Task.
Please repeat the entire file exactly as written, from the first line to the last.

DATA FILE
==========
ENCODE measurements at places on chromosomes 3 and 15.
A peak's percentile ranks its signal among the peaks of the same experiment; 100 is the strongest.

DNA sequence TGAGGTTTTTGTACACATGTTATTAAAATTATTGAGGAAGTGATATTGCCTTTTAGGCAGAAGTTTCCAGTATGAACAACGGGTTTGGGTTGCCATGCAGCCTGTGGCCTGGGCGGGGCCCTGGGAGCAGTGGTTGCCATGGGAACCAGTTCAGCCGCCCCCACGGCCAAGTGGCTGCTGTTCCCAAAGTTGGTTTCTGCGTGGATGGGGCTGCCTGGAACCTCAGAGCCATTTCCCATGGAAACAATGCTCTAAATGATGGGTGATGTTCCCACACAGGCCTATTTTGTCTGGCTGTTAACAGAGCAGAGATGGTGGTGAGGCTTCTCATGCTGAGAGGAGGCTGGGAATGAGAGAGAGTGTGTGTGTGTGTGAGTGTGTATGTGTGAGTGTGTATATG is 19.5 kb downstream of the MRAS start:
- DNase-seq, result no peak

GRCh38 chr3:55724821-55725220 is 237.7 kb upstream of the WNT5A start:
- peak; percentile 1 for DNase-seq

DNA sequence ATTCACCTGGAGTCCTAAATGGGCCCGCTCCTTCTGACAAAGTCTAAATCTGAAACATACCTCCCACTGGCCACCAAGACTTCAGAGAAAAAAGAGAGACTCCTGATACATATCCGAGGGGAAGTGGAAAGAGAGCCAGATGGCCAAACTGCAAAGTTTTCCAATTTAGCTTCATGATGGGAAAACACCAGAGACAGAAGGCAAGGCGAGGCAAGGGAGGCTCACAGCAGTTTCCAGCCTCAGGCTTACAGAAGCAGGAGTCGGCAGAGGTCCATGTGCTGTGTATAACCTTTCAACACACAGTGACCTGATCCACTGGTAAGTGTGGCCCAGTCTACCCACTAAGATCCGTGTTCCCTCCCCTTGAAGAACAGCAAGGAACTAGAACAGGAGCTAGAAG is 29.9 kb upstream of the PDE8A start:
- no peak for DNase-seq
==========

ENCODE measurements at places on chromosomes 3 and 15.
A peak's percentile ranks its signal among the peaks of the same experiment; 100 is the strongest.

DNA sequence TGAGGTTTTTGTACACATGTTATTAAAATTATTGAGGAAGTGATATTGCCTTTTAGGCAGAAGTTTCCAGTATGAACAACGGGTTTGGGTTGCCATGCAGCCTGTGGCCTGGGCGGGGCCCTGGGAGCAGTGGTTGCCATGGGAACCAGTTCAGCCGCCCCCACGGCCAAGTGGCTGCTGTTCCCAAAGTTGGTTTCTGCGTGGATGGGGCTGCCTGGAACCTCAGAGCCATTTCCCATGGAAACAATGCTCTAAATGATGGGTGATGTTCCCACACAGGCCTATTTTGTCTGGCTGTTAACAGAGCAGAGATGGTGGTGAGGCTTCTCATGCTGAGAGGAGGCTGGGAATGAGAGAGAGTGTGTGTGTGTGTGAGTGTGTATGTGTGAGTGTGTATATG is 19.5 kb downstream of the MRAS start:
- DNase-seq, result no peak

GRCh38 chr3:55724821-55725220 is 237.7 kb upstream of the WNT5A start:
- peak; percentile 1 for DNase-seq

DNA sequence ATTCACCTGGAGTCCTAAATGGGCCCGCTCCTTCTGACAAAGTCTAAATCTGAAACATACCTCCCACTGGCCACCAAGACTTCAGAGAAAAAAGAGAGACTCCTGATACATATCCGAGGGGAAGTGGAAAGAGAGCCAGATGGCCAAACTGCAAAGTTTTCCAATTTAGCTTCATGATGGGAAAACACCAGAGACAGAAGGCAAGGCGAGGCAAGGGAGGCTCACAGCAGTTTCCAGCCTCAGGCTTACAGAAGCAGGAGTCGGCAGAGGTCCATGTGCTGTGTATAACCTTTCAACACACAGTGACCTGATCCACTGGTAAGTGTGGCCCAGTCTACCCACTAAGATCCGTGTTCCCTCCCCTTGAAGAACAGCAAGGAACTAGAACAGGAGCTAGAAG is 29.9 kb upstream of the PDE8A start:
- no peak for DNase-seq